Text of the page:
FIGS. 1b and 1c illustrate shutters which may be employed in the arrangement of FIG. 1a.

FIG. 2 illustrates an extension to the case of a plurality of spark gaps,

FIG. 3 illustrates an extension to the case of a plurality of spark gaps of different dimensions by means of a shutter illustrated in FIG. 3b,

FIGS. 4a and 4b relate to arrangements comprising focussing lenses in two forms,

FIGS. 5a and 5b illustrate a device for adjusting the free surface of the apertures, and

FIG. 6 is a diagram of an installation for the speed control of the shutter.

In the various figures, like references denote like parts.

FIG. 1a illustrates the basic arrangement of the invention. A continuously operating high-power laser, in practice a gas laser, preferably a gaseous flux laser 11, continuously emits a coherent light beam 12. A repeatedly operating shutter, for example a disc 14 formed with holes such as 15 and rotated by a motor 13, admits the radiation beam at regular intervals between the electrodes of a spark gap 16, where necessary on to one of the electrodes. The radiation energy which reaches the spark gap on passing through a hole in the path of the laser beam depends upon the diameter of the said hole (of course, up to the extent of the diameter of the beam) and upon the transit time, i.e. the speed of rotation, this energy decreasing when the speed increases.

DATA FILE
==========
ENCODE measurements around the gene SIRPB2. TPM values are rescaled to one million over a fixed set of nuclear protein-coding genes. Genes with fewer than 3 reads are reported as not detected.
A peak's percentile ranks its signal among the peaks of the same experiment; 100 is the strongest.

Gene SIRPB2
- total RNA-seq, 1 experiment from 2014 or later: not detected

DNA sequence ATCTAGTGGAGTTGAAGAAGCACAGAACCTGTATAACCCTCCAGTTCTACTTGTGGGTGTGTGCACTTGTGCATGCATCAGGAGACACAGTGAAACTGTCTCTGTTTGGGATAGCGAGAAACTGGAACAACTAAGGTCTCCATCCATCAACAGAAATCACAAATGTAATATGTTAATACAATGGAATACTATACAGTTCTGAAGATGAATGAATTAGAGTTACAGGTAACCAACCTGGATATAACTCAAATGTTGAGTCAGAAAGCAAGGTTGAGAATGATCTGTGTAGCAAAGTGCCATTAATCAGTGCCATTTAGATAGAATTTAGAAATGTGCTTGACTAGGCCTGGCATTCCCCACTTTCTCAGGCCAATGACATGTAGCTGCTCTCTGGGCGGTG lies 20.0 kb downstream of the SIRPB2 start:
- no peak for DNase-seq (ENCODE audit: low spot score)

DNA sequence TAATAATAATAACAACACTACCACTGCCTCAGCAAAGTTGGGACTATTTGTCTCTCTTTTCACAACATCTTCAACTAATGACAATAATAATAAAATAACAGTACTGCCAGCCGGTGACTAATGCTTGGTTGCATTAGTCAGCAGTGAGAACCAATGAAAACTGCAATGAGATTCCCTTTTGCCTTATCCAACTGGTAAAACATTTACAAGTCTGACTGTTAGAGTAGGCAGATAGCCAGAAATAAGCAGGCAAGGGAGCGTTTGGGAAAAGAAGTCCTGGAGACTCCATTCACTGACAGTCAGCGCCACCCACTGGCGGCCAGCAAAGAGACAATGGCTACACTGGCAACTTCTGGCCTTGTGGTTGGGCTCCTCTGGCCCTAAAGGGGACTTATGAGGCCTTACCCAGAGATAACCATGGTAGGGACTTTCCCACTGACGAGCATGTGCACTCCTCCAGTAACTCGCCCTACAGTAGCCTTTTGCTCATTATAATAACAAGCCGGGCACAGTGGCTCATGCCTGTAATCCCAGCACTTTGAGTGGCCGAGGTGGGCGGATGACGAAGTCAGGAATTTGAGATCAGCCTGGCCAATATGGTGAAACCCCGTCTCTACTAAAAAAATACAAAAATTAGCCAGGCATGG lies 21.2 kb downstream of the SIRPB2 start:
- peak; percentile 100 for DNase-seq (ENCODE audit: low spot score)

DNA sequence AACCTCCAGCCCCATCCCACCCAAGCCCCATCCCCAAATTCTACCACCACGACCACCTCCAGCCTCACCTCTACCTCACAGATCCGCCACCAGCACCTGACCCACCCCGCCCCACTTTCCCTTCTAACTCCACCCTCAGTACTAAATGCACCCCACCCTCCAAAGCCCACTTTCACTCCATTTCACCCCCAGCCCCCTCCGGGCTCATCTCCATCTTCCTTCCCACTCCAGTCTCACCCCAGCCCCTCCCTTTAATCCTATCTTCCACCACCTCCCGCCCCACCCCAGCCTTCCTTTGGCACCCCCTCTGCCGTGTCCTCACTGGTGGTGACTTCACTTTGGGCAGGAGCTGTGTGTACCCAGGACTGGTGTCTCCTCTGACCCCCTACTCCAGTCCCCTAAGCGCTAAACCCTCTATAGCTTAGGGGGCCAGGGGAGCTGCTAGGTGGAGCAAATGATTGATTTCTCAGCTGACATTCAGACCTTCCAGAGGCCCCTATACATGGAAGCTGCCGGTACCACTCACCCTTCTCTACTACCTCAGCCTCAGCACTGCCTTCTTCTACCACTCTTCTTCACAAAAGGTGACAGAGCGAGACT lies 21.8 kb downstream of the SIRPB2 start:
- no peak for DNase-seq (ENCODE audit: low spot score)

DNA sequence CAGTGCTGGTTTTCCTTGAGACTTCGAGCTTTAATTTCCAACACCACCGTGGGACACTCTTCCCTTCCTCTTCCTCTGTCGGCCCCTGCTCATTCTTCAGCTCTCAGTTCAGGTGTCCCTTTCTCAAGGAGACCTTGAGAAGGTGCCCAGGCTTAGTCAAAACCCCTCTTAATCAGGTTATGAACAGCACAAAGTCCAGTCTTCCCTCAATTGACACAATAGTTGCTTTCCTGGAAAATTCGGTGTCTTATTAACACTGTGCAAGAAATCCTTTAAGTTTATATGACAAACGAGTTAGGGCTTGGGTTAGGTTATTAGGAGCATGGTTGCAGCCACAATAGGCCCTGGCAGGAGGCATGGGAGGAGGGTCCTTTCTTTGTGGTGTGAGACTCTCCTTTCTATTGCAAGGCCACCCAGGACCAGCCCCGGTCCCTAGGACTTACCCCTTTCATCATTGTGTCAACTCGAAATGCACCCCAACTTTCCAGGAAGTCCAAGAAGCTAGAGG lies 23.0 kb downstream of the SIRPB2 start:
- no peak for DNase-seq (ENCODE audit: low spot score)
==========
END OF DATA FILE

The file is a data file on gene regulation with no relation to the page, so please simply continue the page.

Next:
Consequently, when the speed of rotation of the disc exceeds a certain threshold, the spark gap 16 is no longer triggered.

FIG. 1b illustrates a distribution of circuit holes 15a in the face of the disc 14a.

In FIG. 1c, the apertures 15b have the shape of circular sectors; this arrangement allows a larger quantity of energy to pass in each instance than a circular hole such as 15a.

FIG. 2 shows in very diagrammatic form a repeated control of a number of spark gaps 16a, 16b, (the number three has been taken solely by way of non-limiting example). These spark gaps may be either independent of one another or associated in series or in parallel, etc.

FIG. 3a shows the control by a single laser 11 of the triggering of spark gaps 16d, 16e, 16 of different dimensions. The spark gap 169 of large dimensions requires relatively high energy for its triggering. The spark gap 16e, which is of medium dimensions, requires lower energy. The spark gap 16d, which is of small dimensions, requires a relatively small quantity of energy.

The disc is formed with apertures of three diiferent dimensions, 15d, 15a, 15 which are shown in FIG. 3b.